Self-care confidence totally mediates the influence of simple attention and working memory on self-care in adults with heart failure
Cognition is impaired in 25-50% of heart failure (HF) patients. Cognitive impairment may affect patients' abilities to perform HF self-care. The situation-specific theory of HF self-care proposes that self-care confidence may mediate the relationship between cognition and self-care, but little is known about this issue.
The purpose of this study was to test the hypothesis that self-care confidence mediates the relationship between specific cognitive domains (simple and complex attention, processing speed, working memory, and short-term memory) and HF self-care.
This was a secondary analysis of data from a longitudinal cohort comparative study. A sample of 280 adults with chronic HF were enrolled from 3 outpatient settings in the USA. Self-care was measured with the Self-Care of HF Index, which measures self-care maintenance (i.e., monitoring of HF symptoms and adherence to treatments), self-care management (i.e., recognizing and managing symptoms of HF exacerbation), and self-care confidence (i.e., confidence in each of the self-care processes). Cognition was measured with a battery of neuropsychological tests. Sociodemographic characteristics, illness duration, HF type, comorbidity, and NYHA functional class were measured. The mediation model was tested with structural equation modeling using baseline data.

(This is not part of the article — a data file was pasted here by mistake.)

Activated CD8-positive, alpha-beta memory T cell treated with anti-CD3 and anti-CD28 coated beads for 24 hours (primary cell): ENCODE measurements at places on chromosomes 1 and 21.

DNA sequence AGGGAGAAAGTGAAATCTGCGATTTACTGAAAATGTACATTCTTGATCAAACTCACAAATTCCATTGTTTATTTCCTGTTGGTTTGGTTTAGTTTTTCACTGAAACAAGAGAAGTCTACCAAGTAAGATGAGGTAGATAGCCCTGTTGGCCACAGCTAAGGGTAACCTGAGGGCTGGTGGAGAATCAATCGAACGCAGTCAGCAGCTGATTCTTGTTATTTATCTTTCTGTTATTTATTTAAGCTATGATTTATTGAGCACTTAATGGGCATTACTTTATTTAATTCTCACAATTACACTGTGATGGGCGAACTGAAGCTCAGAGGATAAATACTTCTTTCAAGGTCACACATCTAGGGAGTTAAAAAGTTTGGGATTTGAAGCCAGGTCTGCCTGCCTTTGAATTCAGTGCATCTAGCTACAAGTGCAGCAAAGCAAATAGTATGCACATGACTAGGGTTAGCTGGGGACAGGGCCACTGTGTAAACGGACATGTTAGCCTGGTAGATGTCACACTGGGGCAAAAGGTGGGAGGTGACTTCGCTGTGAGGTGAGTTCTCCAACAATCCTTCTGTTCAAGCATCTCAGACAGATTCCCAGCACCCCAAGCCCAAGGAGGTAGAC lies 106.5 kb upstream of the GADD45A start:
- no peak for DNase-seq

Patients were 62 (SD, 12.5) years old on average, mostly male (64.3%) and functionally compromised (NYHA class III, 58.6%). Most (93.2%) patients had at least 1 test in which they demonstrated impaired cognition. In mediation analysis, self-care confidence totally mediated the relationship between simple attention and self-care (self-care maintenance and management) and between working memory and self-care (self-care maintenance and management). Processing speed, complex attention, and short-term memory were neither mediated by self-care confidence nor had a significant relationship with self-care maintenance and management. However, short-term memory had a significant direct effect on self-care maintenance. The tested models had acceptable fit indices.
Results of this study suggest that self-care confidence might compensate for impaired cognition in HF patients. That is, patients with confidence in their ability to perform self-care may do well in spite of impaired cognition. Because cognitive impairment is so difficult to modify, interventions focused on self-care confidence might successfully improve self-care.